When introducing new dogs, you often only have one chance to make the best first impression.  This first impression is critical to the future success of a positive relationship between the two dogs.  What if you are meeting an entire group?

I believe there are several things you can do to set your doggie playgroup up for success before you remove the leash.  When my Outdoor Adventure Canines come together for some off leash play, we always take time to do several pass by’s with each dog, so they can exchange greetings from a safe distance. 
Geting information about each other

Puff, the handsome Samoyed above, calmly walks around the group, somewhat focused on his handler but also taking a few glances at the playmates near by. Harry, Lily, Caliber, Annie, Denver, Heidi, Sara, Topper, Sushi and Brady each take a look at the dog approaching.  Within this group, we noticed various calming signals from the dogs that were stationary.  Such as looking away, licking lips, blinking, sniffing the ground, yawning, sitting or even laying down.  After giving each dog a chance to walk through the group and get some information, we were ready to do some parallel walking together.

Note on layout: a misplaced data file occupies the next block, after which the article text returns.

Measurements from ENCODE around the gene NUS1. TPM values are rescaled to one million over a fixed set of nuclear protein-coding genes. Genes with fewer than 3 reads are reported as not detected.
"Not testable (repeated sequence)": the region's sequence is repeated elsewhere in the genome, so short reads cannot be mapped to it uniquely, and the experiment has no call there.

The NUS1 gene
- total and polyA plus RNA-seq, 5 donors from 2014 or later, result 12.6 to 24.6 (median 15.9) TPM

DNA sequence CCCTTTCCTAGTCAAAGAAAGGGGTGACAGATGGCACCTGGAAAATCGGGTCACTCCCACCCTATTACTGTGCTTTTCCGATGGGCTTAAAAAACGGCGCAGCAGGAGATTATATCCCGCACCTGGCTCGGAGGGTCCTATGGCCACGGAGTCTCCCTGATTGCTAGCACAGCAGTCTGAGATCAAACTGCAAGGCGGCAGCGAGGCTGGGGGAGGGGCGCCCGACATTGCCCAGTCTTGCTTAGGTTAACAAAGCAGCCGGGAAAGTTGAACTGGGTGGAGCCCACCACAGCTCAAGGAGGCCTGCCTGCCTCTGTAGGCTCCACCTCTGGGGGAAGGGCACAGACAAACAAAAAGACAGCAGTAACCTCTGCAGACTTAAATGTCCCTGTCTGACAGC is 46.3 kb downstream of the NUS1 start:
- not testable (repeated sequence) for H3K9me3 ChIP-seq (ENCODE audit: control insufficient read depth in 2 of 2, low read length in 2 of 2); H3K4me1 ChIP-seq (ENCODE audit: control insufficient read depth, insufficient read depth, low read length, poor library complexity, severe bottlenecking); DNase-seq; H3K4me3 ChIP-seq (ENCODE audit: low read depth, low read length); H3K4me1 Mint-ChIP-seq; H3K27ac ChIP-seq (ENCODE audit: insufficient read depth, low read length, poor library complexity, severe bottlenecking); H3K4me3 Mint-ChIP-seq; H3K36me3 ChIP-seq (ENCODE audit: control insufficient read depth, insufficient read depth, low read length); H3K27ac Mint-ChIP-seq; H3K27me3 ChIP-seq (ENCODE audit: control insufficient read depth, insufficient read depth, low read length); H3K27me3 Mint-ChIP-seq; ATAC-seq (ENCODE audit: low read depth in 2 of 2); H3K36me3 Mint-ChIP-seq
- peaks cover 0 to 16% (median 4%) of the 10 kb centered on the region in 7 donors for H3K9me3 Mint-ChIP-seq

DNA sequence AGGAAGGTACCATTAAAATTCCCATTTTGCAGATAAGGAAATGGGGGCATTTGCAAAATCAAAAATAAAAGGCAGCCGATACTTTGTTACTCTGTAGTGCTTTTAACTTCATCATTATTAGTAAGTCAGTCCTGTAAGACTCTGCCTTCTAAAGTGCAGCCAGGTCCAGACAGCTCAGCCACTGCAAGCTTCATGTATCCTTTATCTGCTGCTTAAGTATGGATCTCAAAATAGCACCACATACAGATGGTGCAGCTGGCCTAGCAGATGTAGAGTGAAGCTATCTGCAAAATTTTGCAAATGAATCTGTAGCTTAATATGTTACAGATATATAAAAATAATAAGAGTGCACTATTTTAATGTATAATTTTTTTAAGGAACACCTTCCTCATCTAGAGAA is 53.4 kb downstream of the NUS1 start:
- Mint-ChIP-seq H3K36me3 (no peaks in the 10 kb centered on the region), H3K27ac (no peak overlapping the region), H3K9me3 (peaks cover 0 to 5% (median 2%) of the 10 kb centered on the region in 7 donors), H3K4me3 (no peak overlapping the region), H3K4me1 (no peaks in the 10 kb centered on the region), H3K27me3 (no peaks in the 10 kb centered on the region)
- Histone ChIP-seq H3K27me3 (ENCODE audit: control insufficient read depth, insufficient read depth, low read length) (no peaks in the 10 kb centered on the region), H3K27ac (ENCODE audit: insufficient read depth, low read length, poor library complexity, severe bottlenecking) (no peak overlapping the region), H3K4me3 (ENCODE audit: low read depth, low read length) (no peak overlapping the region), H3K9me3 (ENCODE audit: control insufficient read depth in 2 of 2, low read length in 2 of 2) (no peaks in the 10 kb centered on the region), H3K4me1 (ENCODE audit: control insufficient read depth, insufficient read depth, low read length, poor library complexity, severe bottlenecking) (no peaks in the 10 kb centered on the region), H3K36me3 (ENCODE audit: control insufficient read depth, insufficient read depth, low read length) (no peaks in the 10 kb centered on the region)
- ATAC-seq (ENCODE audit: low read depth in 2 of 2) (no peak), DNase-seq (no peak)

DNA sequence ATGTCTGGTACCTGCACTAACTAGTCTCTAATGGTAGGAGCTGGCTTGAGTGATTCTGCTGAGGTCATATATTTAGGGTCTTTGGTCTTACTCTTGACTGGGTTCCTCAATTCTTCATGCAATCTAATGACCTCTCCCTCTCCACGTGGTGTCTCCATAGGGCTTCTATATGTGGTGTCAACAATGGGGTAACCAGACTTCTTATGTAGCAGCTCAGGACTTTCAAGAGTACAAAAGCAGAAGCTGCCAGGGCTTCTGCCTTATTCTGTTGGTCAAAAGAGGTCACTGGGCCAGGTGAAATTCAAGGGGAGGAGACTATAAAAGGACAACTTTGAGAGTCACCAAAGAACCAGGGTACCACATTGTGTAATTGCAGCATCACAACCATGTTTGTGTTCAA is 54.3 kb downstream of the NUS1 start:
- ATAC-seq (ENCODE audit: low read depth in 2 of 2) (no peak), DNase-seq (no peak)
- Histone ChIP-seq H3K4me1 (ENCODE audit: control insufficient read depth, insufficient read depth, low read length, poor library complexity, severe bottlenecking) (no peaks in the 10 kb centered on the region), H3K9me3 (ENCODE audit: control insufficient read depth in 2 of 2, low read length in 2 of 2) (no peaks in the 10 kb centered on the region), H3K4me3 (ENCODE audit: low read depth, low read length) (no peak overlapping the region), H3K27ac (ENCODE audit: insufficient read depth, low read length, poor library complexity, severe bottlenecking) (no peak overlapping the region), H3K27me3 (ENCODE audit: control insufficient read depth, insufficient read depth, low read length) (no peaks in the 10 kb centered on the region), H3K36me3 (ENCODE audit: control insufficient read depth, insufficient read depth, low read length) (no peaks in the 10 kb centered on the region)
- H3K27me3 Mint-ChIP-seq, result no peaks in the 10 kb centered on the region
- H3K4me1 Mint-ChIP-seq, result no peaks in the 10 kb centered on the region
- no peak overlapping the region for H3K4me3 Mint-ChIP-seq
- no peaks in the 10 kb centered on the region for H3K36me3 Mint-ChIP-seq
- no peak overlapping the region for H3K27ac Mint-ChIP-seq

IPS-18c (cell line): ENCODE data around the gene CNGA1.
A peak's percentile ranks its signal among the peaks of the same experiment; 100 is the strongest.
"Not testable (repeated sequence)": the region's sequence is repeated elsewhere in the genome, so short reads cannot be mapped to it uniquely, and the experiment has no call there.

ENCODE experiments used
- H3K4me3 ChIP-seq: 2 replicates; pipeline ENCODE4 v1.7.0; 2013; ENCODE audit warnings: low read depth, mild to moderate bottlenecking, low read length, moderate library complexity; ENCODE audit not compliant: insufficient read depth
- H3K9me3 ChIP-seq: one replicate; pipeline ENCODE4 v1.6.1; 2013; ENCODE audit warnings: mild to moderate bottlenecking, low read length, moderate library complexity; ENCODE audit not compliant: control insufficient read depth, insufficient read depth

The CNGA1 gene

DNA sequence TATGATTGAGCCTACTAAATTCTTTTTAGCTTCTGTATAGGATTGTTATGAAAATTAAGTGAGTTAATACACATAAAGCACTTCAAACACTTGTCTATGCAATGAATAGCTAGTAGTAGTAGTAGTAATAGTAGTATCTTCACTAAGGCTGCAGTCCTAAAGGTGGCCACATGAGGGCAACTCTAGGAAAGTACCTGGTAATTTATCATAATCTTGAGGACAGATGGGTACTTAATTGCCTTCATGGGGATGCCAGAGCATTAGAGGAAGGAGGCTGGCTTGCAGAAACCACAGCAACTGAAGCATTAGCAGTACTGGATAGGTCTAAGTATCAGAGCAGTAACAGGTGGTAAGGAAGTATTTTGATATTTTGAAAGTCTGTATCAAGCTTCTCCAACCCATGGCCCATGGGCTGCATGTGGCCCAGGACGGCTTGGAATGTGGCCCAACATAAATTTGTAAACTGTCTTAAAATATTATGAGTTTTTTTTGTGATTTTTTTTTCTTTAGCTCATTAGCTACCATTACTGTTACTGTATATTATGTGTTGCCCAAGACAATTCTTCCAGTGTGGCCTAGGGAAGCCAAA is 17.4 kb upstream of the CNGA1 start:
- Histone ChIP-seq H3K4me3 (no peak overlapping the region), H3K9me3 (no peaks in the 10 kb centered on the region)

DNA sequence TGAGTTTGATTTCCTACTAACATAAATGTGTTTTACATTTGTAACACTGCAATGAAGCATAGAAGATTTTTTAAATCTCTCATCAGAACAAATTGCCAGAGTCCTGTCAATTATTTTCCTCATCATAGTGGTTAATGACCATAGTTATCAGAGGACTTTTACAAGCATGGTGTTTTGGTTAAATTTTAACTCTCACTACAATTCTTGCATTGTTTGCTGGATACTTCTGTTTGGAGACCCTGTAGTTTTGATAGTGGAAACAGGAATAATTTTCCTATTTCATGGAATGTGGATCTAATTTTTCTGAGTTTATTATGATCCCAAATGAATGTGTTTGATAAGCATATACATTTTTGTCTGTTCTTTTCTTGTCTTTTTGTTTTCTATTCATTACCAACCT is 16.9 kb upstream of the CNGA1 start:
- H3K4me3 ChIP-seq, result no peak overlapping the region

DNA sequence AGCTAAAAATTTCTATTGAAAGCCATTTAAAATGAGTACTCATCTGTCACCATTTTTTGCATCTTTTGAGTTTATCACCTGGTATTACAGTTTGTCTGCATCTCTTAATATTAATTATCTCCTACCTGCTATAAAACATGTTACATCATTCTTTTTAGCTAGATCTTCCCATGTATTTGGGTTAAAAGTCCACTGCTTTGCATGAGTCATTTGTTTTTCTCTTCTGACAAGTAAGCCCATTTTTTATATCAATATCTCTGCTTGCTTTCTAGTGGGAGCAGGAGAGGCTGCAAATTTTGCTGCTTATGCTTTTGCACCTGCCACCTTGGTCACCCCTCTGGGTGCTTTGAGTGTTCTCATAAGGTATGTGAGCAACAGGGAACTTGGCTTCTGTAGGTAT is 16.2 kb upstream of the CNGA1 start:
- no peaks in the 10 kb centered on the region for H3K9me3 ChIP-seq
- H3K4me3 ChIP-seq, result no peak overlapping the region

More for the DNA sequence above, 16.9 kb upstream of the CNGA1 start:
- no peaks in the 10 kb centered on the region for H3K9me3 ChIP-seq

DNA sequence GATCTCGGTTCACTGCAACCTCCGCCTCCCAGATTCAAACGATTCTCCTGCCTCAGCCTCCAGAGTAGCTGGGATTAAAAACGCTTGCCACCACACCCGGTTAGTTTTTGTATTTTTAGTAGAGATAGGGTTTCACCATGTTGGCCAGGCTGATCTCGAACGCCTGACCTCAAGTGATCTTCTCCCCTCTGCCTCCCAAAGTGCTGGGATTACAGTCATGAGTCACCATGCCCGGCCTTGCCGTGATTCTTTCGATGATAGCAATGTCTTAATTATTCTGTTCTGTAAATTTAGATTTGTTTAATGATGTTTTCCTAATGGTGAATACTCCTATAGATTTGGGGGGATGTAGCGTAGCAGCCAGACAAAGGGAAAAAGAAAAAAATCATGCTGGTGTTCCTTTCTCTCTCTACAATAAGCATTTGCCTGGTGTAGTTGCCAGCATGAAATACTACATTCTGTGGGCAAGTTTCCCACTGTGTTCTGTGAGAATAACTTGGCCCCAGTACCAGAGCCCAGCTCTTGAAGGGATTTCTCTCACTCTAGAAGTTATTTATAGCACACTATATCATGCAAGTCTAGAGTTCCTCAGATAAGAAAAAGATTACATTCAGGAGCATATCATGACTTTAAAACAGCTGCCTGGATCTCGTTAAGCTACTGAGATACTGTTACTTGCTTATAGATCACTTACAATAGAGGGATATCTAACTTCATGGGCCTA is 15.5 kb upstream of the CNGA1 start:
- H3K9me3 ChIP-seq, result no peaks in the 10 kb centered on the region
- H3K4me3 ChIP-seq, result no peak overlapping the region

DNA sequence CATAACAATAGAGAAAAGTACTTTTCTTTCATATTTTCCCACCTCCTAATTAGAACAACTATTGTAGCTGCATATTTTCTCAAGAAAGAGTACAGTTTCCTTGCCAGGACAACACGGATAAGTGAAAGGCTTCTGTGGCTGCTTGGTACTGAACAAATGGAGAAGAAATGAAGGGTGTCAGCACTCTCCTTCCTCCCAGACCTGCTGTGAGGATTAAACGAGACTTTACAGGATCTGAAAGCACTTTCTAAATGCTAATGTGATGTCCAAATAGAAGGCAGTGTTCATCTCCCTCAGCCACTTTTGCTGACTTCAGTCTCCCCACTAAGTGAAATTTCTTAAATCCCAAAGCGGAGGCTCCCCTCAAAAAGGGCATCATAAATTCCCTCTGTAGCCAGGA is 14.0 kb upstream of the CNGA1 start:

After parallel walking and playing follow the leader I could see each dog becoming more relaxed with their surroundings and their new pack.  
 
 
 
 
 
 
 
 
 
 
Brady the Scottish Terrier LOVED the water!
Once in the woods, we allowed the dogs off leash for some running, romping and playing.  While our focus was on reinforcing our recall, I was completely enjoying the relationships that developed as a result of a successful introduction.
Brady, the Scottie, was crazy about the water, jumping in and swimming with little hesitation.   What a treat to see him so happy!
 
Pairing up for a game of chase

 

Puff quickly realized that Caliber is a playful pup and engaged in a game of chase.  Lily the springer dashed in and out of the water sometimes following Brady and sometimes chasing Puff.  Harry and Annie, the adult dogs of the group watched from the bridge as the adolescent dogs played using all nice communication skills!  
Topper and Caliber taking a break

 

First impressions are critical!  Teaching our dogs how to greet calmly sets them up for success, and taking time to build positive relationships is simply joyful!